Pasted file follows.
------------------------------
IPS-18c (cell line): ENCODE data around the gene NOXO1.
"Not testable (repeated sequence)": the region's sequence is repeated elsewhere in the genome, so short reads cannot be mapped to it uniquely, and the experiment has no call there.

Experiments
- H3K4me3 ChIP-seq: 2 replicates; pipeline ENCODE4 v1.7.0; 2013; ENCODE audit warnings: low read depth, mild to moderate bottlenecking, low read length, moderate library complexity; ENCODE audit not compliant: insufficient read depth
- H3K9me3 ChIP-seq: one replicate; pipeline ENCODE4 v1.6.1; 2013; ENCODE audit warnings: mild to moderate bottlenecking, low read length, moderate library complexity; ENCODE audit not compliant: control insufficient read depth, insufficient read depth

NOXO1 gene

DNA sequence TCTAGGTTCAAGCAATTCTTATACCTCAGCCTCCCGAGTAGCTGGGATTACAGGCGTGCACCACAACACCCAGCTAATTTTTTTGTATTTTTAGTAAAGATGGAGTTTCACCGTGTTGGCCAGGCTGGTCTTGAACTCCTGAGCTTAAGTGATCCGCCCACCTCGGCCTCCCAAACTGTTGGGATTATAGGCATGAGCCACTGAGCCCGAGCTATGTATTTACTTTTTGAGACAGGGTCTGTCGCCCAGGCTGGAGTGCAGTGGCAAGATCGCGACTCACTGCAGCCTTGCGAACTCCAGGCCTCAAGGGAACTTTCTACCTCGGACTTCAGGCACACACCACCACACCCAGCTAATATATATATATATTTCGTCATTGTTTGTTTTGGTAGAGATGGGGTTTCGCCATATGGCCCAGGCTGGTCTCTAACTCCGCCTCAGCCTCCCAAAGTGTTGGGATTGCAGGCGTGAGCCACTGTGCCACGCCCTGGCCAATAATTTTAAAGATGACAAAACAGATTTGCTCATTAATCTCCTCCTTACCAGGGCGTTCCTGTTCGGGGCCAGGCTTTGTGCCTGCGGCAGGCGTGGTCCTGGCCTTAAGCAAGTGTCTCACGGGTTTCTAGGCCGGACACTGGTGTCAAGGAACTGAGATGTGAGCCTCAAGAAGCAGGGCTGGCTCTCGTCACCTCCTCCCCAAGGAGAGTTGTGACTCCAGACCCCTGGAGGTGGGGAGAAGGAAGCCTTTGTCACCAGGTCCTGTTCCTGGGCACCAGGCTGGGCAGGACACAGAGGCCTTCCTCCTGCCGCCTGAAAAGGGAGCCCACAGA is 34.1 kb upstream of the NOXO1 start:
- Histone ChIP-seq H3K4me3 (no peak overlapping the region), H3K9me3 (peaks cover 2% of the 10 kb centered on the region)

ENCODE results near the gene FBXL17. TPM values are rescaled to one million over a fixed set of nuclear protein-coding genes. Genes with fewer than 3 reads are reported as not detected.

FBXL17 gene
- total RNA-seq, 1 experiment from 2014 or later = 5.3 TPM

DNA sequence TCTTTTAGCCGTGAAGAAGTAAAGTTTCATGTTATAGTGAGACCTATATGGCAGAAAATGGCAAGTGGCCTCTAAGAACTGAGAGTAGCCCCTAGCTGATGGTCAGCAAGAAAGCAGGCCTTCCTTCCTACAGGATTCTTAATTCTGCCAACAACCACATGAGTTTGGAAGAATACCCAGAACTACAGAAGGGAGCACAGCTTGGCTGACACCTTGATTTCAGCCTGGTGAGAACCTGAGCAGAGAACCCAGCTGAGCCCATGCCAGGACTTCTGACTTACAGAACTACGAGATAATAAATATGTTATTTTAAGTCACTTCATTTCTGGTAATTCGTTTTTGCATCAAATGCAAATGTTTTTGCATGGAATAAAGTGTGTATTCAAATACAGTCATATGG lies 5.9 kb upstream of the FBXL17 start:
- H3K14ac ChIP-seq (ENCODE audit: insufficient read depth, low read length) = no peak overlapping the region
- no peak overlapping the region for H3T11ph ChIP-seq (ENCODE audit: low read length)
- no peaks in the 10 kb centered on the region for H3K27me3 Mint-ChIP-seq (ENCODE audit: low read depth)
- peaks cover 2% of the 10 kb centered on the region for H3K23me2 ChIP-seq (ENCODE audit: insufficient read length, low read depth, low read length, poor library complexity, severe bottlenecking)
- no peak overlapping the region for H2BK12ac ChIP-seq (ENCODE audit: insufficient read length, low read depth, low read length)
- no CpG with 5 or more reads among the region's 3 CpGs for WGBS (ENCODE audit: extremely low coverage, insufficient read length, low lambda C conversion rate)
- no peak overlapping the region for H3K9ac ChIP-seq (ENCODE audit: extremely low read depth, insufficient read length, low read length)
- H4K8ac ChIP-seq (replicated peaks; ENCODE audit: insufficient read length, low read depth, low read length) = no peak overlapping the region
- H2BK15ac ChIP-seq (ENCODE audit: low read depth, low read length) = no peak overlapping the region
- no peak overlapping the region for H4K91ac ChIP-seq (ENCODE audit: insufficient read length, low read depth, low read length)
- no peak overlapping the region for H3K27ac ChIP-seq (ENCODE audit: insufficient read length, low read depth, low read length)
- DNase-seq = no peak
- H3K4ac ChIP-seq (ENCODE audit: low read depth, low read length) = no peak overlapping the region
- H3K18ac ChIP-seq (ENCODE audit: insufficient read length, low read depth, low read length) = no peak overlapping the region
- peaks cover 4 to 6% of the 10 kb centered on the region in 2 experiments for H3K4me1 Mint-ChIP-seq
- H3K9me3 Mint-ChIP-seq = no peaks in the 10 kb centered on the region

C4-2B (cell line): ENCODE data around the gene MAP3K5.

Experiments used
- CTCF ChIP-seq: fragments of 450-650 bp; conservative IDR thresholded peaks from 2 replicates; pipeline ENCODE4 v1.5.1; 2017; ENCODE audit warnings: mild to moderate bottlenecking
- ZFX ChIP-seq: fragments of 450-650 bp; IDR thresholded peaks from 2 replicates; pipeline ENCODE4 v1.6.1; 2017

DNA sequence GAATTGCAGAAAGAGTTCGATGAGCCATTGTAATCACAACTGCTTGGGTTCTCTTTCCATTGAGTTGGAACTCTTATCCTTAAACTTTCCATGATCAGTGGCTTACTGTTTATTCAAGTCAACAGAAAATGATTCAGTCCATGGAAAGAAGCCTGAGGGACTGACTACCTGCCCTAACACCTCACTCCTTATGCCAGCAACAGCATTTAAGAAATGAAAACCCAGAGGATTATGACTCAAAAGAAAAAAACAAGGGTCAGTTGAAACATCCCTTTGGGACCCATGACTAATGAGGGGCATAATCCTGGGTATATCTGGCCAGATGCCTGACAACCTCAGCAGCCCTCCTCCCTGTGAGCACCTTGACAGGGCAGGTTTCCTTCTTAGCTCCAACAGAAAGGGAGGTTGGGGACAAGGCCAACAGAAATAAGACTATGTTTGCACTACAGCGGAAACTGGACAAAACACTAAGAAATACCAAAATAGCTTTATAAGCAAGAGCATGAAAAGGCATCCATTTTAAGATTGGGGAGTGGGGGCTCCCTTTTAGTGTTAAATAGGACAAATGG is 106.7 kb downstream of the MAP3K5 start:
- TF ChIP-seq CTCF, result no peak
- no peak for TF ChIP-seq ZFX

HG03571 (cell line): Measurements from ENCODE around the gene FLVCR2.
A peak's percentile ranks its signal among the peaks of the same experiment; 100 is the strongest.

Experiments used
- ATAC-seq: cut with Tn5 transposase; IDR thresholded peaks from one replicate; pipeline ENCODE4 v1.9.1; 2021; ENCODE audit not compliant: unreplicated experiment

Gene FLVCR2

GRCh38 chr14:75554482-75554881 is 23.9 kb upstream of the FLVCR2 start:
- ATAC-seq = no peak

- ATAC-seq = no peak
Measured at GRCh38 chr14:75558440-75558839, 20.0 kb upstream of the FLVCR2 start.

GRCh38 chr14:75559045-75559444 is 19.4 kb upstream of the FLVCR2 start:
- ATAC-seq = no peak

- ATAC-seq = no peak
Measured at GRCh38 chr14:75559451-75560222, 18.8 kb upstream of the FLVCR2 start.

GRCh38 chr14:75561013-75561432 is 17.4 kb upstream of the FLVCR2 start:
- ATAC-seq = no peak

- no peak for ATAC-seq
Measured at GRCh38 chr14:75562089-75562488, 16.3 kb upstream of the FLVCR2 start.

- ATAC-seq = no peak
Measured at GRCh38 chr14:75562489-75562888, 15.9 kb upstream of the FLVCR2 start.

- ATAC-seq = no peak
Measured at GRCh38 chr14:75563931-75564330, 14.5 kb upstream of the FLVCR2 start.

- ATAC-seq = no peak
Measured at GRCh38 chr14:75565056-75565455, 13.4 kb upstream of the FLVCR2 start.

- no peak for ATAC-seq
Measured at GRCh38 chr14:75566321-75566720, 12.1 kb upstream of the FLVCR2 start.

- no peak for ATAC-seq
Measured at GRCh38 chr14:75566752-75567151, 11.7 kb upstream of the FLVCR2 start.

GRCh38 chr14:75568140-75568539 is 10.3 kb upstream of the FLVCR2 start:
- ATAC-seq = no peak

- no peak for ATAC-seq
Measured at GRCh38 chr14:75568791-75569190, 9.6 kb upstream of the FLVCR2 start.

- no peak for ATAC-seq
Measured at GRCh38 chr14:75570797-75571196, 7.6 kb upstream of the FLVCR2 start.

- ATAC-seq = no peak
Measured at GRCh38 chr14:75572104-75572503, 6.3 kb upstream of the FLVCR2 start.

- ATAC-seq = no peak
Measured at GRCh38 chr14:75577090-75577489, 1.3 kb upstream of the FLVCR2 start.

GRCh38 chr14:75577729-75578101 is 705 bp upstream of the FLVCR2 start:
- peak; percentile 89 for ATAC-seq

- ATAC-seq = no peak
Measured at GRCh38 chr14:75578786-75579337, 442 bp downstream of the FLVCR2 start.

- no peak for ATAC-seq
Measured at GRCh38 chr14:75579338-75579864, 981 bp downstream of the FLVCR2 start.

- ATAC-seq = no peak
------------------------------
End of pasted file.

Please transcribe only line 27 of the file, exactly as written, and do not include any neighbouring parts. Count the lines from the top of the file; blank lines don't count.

- peaks cover 4 to 6% of the 10 kb centered on the region in 2 experiments for H3K4me1 Mint-ChIP-seq